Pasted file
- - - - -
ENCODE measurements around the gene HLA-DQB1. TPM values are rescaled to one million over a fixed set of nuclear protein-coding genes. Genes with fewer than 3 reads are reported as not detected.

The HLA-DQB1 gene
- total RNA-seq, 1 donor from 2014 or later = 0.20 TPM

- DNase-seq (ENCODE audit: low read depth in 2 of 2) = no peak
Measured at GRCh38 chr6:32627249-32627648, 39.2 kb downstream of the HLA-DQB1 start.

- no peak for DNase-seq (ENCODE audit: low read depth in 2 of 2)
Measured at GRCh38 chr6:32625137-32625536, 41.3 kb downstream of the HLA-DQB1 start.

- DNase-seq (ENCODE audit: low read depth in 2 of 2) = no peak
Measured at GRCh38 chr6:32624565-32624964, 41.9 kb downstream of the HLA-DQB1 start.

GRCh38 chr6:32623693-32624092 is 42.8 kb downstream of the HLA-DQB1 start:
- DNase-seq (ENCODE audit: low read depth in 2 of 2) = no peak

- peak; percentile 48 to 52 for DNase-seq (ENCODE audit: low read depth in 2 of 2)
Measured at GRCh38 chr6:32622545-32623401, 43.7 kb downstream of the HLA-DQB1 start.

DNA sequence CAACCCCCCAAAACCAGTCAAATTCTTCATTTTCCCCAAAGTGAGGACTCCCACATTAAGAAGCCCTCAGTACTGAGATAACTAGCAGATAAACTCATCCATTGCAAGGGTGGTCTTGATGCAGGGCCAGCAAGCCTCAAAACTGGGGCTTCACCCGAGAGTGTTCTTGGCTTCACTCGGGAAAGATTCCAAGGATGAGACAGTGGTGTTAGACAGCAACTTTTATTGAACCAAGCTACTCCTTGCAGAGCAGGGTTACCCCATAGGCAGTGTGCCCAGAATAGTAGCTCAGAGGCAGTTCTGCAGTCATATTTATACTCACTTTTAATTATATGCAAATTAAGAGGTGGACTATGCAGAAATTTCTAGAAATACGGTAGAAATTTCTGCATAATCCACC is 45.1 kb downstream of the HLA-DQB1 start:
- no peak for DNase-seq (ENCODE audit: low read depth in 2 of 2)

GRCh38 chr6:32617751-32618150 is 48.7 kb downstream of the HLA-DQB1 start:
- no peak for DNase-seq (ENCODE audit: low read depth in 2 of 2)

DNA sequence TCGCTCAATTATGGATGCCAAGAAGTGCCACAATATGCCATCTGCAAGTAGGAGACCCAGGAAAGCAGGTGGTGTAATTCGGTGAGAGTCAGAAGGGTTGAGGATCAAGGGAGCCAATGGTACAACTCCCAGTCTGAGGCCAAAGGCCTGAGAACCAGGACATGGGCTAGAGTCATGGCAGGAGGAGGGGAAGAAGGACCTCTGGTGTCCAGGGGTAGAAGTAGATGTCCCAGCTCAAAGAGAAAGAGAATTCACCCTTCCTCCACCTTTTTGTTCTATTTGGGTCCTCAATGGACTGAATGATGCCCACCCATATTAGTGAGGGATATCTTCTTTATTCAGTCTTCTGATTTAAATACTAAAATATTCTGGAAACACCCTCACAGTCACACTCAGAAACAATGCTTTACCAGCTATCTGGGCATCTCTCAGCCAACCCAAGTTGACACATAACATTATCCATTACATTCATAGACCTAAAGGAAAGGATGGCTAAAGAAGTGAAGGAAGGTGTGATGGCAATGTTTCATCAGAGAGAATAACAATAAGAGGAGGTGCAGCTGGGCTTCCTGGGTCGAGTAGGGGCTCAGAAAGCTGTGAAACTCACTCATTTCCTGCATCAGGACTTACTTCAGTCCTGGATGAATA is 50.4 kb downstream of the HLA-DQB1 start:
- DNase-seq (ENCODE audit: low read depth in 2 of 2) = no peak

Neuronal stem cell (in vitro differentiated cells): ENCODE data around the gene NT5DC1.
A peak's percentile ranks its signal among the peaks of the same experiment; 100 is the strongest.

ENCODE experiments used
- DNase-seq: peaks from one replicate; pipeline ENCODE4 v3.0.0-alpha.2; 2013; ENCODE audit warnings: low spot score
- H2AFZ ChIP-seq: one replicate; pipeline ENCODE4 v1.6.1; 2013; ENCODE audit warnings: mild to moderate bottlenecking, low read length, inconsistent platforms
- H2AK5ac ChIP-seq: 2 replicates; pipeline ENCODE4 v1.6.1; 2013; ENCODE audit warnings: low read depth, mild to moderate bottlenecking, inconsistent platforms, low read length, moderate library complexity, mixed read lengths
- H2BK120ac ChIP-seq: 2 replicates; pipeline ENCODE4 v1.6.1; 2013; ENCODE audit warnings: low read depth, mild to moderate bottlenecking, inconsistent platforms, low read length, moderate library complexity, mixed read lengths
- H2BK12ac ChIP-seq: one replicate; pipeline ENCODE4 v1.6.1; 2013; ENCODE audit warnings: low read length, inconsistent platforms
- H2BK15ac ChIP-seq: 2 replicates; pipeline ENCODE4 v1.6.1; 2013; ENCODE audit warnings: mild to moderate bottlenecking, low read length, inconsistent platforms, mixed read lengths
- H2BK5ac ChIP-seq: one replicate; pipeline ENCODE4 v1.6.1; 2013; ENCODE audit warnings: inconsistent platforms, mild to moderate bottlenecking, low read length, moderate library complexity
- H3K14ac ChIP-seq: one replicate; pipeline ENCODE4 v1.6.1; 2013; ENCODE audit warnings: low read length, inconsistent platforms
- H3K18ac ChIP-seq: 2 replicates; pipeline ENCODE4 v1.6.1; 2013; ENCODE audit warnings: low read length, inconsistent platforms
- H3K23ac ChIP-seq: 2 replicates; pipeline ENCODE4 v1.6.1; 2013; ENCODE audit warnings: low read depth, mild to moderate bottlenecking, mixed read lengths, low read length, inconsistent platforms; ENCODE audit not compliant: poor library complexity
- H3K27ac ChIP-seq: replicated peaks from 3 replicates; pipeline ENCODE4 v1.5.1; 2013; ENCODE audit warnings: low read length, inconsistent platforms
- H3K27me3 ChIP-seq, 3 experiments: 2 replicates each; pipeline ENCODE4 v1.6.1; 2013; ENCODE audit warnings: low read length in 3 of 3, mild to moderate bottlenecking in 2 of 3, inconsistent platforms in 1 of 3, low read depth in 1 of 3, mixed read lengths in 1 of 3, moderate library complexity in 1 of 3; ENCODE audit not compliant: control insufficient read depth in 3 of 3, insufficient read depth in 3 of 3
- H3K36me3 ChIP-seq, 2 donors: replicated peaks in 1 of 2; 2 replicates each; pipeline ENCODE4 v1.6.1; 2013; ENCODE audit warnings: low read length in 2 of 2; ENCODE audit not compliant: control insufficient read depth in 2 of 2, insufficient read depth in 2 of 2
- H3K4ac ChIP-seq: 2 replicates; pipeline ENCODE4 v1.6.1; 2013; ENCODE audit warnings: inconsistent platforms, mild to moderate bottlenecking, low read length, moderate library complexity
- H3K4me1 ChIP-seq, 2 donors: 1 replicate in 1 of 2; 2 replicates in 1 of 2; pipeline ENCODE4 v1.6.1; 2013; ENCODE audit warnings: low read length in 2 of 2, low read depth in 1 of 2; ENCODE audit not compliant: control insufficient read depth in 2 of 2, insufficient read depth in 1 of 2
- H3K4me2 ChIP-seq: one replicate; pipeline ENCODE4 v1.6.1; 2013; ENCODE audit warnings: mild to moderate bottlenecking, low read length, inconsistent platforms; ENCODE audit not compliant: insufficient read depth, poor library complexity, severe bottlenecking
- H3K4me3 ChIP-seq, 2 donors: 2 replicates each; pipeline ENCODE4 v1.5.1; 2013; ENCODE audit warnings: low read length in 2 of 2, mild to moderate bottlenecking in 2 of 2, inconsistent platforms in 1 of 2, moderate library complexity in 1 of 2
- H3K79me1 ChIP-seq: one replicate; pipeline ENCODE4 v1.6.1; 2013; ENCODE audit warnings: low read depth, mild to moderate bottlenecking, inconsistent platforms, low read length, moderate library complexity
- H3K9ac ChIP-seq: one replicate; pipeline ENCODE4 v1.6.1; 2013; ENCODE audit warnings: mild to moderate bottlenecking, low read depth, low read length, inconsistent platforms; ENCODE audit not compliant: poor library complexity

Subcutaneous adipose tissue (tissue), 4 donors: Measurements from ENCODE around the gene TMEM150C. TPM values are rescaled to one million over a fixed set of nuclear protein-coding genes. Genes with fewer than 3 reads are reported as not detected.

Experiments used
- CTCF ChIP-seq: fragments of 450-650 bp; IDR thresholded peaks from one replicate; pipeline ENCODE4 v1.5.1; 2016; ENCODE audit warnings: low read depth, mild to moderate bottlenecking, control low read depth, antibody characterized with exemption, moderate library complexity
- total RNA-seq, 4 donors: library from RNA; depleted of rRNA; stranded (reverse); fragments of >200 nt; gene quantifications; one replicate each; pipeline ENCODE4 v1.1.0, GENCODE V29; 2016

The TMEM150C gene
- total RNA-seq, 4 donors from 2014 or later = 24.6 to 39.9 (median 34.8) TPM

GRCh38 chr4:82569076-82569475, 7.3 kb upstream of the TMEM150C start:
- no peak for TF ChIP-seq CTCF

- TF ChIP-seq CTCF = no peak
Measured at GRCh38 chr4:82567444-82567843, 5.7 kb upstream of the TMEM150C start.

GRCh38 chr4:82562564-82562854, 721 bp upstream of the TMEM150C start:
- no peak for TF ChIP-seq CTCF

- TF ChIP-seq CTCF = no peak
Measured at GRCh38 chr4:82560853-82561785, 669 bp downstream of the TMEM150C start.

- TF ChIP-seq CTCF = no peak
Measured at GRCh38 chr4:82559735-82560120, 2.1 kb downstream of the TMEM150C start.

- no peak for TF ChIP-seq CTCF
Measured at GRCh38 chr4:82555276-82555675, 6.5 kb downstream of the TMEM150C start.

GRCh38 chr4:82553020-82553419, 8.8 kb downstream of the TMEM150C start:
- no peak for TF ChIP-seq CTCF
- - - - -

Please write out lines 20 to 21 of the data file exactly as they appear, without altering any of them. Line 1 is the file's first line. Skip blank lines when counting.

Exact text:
Neuronal stem cell (in vitro differentiated cells): ENCODE data around the gene NT5DC1.
A peak's percentile ranks its signal among the peaks of the same experiment; 100 is the strongest.